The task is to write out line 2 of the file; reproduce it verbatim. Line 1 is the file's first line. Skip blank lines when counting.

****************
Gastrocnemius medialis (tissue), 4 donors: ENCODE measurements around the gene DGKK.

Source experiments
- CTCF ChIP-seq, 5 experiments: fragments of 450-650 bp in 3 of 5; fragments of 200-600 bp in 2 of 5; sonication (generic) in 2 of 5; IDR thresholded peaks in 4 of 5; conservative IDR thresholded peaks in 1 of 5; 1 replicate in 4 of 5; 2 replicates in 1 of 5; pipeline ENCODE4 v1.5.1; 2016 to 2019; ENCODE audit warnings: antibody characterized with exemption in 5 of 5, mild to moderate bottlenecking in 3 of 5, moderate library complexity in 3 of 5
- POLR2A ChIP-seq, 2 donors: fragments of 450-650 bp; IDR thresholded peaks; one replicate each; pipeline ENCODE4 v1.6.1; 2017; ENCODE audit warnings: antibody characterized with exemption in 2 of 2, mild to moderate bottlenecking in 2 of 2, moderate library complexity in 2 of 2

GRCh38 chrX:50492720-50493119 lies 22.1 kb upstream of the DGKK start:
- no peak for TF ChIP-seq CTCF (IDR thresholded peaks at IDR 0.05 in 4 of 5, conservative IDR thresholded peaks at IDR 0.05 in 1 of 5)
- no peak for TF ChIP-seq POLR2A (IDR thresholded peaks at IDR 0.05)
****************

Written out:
Source experiments